Meryl Streep Wants You to Know Gender Equality Still Isn’t Guaranteed by the Constitution
The actor sent letters to Congress to urge it to pass an amendment that has been stalled for decades.
With a Meryl Streep movie about the early-20th-century British women’s suffrage movement in the works, it may seem like the fight for women’s rights is a thing of the past—a historical moment ripe for Hollywood dramatization.
But in America, an amendment proposed by suffragist leader Alice Paul in 1923 has yet to be added to the Constitution. It took 49 years for the Equal Rights Amendment to pass both houses of Congress in 1972, but without ratification from three states, it was never approved.
Since then, the amendment has been reintroduced in Congress every legislative session without success. Streep, a champion of women’s rights and the recent founder of a a screenwriting program for women over 40, is bringing visibility to the stalled amendment.
On Tuesday, she delivered personalized letters urging each member of Congress to pass the ERA once and for all. She also enclosed copies of the book, Equal Means Equal, which uses interviews, anecdotes, and Supreme Court cases in which women were denied justice to argue that gender equality needs to be clearly guaranteed in the Constitution.
“The United States is one of just 32 countries whose constitution lacks that basic provision—an omission that seven in 10 Americans were not aware of…”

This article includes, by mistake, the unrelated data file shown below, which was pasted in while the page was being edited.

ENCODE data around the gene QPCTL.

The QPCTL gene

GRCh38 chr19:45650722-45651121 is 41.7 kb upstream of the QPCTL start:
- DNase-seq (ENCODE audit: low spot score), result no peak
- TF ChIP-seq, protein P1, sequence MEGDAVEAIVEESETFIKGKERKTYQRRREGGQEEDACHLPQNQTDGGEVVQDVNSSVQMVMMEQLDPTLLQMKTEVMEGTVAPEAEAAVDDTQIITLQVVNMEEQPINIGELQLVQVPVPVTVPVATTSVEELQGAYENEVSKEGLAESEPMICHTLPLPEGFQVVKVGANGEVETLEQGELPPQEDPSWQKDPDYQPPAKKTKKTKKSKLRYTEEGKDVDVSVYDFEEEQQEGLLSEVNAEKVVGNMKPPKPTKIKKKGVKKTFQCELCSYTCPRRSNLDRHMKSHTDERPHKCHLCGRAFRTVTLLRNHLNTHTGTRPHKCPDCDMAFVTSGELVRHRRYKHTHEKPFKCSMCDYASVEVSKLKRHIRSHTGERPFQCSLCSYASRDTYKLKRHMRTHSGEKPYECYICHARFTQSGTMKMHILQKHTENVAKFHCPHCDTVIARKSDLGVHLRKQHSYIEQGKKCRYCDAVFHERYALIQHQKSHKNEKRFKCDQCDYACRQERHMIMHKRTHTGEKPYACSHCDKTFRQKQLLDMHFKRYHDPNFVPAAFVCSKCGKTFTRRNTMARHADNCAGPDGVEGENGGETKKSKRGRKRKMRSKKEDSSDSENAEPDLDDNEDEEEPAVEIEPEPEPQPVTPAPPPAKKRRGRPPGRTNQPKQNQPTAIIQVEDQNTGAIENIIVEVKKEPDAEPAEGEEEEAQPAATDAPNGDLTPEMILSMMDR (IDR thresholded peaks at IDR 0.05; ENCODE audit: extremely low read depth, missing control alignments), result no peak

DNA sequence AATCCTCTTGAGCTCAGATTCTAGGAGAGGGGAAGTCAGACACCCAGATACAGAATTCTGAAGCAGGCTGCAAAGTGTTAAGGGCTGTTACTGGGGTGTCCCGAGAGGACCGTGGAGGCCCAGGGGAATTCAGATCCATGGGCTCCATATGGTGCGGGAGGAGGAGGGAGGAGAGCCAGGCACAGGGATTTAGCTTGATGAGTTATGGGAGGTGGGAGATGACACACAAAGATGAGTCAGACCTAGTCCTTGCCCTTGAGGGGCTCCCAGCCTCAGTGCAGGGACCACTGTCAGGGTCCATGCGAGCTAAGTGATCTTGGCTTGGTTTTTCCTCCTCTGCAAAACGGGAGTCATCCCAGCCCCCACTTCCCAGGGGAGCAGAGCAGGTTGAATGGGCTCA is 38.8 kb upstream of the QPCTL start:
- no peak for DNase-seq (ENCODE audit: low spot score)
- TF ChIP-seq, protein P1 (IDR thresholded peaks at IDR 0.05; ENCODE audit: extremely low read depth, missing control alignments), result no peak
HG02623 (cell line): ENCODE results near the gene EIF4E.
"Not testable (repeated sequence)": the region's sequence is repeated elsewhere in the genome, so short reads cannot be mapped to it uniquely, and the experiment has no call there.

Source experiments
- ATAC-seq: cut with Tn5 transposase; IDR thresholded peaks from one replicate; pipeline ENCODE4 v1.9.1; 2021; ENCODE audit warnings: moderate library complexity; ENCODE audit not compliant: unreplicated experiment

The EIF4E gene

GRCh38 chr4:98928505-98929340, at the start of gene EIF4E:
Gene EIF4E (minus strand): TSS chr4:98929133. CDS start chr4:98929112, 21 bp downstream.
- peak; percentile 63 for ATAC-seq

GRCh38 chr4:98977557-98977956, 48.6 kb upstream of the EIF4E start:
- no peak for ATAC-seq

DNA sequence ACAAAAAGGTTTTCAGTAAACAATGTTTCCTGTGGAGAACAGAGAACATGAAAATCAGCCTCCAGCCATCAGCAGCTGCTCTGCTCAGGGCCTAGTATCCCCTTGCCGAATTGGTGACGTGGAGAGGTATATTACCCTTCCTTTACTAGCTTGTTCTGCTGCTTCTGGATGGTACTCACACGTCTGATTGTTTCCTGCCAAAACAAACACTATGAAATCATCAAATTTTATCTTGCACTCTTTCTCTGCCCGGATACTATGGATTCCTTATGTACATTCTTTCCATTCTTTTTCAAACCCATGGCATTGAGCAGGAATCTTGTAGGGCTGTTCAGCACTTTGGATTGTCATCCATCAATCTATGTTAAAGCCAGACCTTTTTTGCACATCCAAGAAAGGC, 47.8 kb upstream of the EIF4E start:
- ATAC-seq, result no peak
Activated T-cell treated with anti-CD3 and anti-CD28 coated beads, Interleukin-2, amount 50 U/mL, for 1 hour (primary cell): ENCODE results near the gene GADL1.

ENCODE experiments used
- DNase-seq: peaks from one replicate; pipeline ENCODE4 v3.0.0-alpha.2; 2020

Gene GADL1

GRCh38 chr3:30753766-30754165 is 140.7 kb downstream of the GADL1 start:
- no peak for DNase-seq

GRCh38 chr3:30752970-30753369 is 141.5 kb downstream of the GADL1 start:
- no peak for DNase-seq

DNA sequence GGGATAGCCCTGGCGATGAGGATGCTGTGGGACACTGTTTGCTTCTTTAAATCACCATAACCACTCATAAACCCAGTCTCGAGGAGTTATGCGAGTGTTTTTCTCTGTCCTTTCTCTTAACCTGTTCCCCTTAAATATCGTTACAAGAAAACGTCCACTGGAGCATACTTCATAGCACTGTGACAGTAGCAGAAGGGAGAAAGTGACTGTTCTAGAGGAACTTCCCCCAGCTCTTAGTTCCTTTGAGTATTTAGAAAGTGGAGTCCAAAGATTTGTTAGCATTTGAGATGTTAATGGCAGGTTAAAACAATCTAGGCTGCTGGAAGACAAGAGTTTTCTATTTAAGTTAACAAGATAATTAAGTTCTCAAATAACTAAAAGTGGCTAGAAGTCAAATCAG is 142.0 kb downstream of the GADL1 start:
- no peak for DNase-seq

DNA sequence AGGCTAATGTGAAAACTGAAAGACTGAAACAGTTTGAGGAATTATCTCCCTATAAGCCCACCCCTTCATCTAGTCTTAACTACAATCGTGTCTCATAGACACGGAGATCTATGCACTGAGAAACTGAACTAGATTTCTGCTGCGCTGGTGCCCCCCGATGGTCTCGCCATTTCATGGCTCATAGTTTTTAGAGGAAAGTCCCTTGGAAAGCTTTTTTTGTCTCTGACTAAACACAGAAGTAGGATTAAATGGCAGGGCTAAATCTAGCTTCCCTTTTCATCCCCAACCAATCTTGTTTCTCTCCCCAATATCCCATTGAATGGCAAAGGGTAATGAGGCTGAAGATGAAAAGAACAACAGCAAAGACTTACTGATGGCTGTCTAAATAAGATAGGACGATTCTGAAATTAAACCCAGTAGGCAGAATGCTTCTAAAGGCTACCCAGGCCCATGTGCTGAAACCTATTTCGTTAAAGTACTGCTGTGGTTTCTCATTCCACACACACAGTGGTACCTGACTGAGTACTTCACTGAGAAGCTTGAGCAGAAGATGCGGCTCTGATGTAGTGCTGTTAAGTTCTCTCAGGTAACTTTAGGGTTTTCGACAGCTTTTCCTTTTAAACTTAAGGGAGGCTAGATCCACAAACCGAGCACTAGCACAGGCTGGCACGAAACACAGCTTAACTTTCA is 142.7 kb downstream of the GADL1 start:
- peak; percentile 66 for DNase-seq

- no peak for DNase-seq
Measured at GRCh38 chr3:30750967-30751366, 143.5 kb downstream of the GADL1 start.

The book’s author is Jessica Neuwirth, president of the Equal Rights Coalition, an advocacy group founded last year with the goal of reviving interest in and passing the ERA, which few Americans realize was never added to the Constitution. In an interview with TakePart, Neuwirth called Streep “a natural” spokesperson for the cause, in light of her lengthy track record of supporting women’s rights.
“I think we just need something fundamental like the ERA in the Constitution, and it will help everyone fighting in all these different battles,” says Neuwirth, adding that it is one of the few bipartisan issues that has gained support in Congress from Republicans and Democrats alike. “The hope is that members of Congress will be there and will join together.”
So, Why Should You Care?
The U.S. trails behind other nations in guaranteeing fundamental legal protection for women. About 84 percent of global constitutions explicitly guarantee gender equality, according to the World Policy Forum. The United States is one of just 32 countries whose constitution lacks that basic provision—an omission that seven in 10 Americans were not aware of, according to a 2001 survey touted by Congresswoman Carolyn B. Maloney, an active supporter of the ERA.
The deadline to amend the ERA expired in 1982, when Neuwirth was still in college. The primary opposition came from conservative activists such as Phyllis Schlafly, who argued that passage of the ERA would abolish traditional gender roles, requiring the draft of women into military combat and upholding same-sex marriage. Neuwirth says those arguments are severely outdated. A policy prohibiting women in combat in the U.S. Army was overturned in 2013, and the Supreme Court is set to vote on the legality of same-sex marriage any day, while more than half of the nation’s states have already legalized it.
“I think [the ERA] is really just not on the radar screen [of most Americans],” Neuwirth told TakePart. “It’s good that it’s coming back, and people are aware of it, and the more people know that they don’t have a constitutional right to equality,” the better the ERA’s chances of passing in Congress.
“That’s why I wrote the book—I’m trying to explain why we need it,” she said. “To me it’s very clear: We don’t have equality.”
Photo-illustration: Lauren Wade